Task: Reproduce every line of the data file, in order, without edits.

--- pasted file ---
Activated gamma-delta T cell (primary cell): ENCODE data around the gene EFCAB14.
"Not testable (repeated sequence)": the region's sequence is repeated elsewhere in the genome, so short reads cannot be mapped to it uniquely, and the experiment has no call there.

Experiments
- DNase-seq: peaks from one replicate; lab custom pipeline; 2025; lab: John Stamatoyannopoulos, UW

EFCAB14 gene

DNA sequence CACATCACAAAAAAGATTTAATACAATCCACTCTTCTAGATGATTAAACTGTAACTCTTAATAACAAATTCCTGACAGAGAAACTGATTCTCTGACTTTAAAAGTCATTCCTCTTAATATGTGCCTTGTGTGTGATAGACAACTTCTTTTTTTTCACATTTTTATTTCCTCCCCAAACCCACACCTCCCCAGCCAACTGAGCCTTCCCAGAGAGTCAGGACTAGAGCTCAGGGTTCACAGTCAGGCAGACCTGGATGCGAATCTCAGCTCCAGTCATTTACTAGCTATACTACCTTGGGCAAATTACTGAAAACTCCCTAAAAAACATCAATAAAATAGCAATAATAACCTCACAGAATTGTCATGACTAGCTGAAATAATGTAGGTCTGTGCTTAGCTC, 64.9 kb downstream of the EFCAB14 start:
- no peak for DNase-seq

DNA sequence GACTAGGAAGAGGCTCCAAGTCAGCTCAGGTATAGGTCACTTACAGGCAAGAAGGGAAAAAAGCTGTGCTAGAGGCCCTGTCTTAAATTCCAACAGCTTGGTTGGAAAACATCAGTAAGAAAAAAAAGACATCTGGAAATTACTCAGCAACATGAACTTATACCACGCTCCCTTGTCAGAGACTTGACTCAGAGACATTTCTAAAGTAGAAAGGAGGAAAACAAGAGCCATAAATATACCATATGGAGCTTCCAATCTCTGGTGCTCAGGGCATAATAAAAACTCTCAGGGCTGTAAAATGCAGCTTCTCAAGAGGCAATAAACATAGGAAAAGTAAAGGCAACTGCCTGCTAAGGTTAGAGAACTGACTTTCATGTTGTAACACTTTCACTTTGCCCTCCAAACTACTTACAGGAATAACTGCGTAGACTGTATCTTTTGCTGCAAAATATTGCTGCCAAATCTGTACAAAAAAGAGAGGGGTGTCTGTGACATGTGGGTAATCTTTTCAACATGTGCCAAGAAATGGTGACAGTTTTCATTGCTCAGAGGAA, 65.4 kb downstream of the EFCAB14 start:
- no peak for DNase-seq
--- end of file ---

Activated gamma-delta T cell (primary cell): ENCODE data around the gene EFCAB14.
"Not testable (repeated sequence)": the region's sequence is repeated elsewhere in the genome, so short reads cannot be mapped to it uniquely, and the experiment has no call there.

Experiments
- DNase-seq: peaks from one replicate; lab custom pipeline; 2025; lab: John Stamatoyannopoulos, UW

EFCAB14 gene

DNA sequence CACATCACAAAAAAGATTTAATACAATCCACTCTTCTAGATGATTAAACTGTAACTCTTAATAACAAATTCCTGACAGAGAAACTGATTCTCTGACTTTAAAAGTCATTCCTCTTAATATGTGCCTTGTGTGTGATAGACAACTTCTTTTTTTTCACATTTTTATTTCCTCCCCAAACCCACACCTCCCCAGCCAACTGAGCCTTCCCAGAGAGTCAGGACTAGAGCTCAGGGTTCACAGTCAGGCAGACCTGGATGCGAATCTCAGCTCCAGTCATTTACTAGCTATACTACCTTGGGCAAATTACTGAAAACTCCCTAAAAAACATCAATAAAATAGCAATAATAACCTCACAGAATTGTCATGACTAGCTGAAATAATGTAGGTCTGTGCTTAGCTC, 64.9 kb downstream of the EFCAB14 start:
- no peak for DNase-seq

DNA sequence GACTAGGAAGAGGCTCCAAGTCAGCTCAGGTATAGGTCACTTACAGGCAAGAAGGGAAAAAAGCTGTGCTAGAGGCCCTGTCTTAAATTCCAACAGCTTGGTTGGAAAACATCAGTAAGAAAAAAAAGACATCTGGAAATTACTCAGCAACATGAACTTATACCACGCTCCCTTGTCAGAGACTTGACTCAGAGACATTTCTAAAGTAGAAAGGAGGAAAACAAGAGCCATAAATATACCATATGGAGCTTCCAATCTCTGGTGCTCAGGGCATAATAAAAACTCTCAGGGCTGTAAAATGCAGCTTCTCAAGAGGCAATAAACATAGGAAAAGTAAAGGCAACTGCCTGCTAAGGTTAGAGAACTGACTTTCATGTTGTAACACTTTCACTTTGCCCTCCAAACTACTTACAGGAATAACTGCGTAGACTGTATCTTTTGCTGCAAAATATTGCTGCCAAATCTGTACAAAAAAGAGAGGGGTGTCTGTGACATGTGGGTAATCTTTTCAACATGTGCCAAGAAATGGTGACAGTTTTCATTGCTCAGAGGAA, 65.4 kb downstream of the EFCAB14 start:
- no peak for DNase-seq